Concerns petrol prices will stop rural residents travelling for health services, groceries
By Sourced Externally
February 20, 2022
Soaring fuel prices are making it increasingly difficult for people in rural areas to afford travel, with growing fears people will be forced to “go without” critical services like medical appointments and grocery shopping.
With average unleaded petrol and diesel prices hovering around $1.80 a litre in regional areas and peaking much higher at some outlets, many rural residents are falling victim to price gouging due to a lack of competition.
Katrina Ward, from the Aboriginal Medical Service in Brewarrina and Walgett, north-western NSW, said the price of fuel was worsening the disadvantage experienced by rural residents, especially low-income earners and pensioners.
“This is going to impact our community members quite severely because already most of them, unfortunately, have a low socio-economic status and are on pensions,” she said.
Costs lead to poor health outcomes
Local health workers say residents have already cancelled important health appointments because they could not afford the eight-hour round trip to the nearest major town, Dubbo
“Unfortunately, they delay it once, then a second or third time and the condition just gets worse.
“Some conditions can get to a point where early prevention would have been a really viable option for some but the longer we leave it the worst it gets.
“It’s unfortunate that people do put their own health on the backburner but they’ve got to make sure they’ve got enough food on the table for their families.”
Struggling to afford travel
Walgett pensioner Lynne White is struggling to make ends meet with the rising cost of living and frequently makes sacrifices to afford travel to her health appointments.
She lives alone in Walgett in far-west NSW and requires frequent health appointments after receiving a double lung transplant.
This means a 600km round trip to Dubbo and 1,300km to Sydney.
“Each fortnight you seem to really be pushing it to make it through by the time you pay for petrol and everything else,” Ms White said.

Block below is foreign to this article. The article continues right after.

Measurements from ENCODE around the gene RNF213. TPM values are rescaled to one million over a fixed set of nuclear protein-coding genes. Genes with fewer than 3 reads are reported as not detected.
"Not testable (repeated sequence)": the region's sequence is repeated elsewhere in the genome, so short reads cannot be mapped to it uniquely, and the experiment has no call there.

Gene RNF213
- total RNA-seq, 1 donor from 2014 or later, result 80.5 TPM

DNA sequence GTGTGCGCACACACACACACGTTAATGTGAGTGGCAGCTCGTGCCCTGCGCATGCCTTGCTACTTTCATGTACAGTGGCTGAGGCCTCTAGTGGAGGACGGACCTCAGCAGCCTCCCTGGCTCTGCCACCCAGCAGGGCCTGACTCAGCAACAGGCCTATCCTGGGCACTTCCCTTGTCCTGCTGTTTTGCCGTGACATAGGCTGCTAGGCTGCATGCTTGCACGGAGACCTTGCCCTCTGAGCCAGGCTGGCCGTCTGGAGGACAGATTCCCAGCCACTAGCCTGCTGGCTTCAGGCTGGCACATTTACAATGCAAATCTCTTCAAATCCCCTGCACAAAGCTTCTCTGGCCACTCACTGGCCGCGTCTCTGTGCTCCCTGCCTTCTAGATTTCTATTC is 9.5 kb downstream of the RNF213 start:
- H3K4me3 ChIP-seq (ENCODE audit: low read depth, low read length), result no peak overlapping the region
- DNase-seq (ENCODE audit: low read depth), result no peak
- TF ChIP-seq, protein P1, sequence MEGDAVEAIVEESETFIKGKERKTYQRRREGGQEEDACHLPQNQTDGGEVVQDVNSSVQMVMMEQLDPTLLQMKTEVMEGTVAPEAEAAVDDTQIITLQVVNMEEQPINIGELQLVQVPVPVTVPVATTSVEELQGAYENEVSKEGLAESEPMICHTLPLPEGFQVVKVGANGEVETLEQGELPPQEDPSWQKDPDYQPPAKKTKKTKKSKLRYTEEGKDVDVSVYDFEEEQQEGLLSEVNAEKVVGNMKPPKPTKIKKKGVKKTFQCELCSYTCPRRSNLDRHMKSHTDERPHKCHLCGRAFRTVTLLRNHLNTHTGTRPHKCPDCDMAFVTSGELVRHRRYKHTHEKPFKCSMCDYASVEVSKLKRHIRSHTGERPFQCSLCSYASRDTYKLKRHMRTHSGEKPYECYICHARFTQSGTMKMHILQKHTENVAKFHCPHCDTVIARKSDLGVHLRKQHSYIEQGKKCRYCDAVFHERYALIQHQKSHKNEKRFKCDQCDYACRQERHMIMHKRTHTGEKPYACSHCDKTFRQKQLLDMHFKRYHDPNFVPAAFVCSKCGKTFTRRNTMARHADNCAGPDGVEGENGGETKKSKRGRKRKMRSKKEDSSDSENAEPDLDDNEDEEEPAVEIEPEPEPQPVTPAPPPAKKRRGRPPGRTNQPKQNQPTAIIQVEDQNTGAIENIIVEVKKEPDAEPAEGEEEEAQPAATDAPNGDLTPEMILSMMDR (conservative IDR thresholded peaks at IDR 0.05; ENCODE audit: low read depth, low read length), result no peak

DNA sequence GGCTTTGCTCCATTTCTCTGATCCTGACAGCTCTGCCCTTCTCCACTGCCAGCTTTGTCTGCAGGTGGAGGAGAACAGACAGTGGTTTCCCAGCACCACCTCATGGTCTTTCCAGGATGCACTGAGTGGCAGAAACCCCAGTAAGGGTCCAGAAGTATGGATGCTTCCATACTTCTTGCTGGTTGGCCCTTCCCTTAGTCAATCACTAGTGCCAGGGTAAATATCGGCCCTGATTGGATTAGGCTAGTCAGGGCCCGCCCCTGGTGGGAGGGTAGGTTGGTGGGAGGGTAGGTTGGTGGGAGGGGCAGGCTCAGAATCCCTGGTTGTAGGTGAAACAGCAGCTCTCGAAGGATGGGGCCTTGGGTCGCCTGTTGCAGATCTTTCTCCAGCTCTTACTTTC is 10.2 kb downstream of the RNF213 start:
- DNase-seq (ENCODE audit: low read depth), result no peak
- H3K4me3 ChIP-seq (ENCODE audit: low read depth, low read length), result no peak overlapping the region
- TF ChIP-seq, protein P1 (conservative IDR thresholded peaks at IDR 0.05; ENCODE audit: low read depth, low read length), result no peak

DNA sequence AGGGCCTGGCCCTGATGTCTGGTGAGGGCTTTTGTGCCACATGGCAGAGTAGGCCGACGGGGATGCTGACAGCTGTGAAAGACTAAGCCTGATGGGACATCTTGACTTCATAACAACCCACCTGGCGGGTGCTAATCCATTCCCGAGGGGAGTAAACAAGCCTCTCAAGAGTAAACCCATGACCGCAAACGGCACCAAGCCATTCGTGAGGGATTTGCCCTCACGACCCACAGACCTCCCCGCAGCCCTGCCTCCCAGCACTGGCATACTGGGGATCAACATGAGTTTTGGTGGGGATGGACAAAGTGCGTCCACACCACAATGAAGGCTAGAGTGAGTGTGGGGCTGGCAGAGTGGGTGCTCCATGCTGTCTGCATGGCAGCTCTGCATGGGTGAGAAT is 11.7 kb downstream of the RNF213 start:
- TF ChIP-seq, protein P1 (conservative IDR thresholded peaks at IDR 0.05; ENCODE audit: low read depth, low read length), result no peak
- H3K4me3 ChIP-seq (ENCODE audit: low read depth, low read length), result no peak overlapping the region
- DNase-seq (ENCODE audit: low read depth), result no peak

“It’s just getting too expensive. Luckily volunteers with Angel Flight now take me to Sydney but in between, if I need scans done or anything, I have to go to Dubbo by car.
For the Walgett resident to afford her medical appointments, she has been forced to stop her treasured social outing.
“I’ve got a cousin in Lightning Ridge who I used to visit probably once a fortnight, but I don’t anymore because it’s just too expensive for me,” she said.
“That makes it hard, you just can’t go visit family and things like that because the fuel is too dear. There are times I just don’t see people because I’m at home alone.”
Although buses are suggested by some as an alternative, Ms White said it was impractical and ultimately not much cheaper.
“I’d like to take the bus but it’s too hard to get around once you get to town. You’ve got appointments in a couple of different places so you need to go from one end of town to the other. You need a car or a taxi,” she said.
Residents will ‘go without’
Brewarrina Aboriginal Land Council chairperson David Kirby said people living in the bush already faced above-average fuel costs.
“This cost increase will be quite critical, especially seeing as people in regional areas are quite used to the prices that Sydneysiders are experiencing now,” he said.
“We’ve seen that for the past two to three years. If it goes much higher than where it is right now, the impacts are going to be phenomenal.”
He said vulnerable people in small villages with very little resources would suffer the most.
“For towns that are even more isolated like Weilmoringle or Goodooga that has to travel hundreds of kilometres to get to a town for a health appointment or shopping, the impact on those low-income families is going to be immense,” Mr Kirby said.
“Just to have food to survive. I think with these price hikes these are the vulnerable people who will experience the hardship more than anyone who will probably go under the radar just because it’s ‘out of sight out of mind’.
“The end result for them is they’re just going to go without.”
Ms Ward from the Aboriginal Medical Service said one solution was to increase the frequency of specialist doctor visits to these rural towns.
“I do believe the more specialised services we can get out to our remote and rural areas, the better off they’ll be and then we can manage it from an in-house perspective,” she said.
“We do have that to a certain degree now every couple of months but that needs to be more frequent, particularly with the high incidence of chronic disease in our areas and for our people.”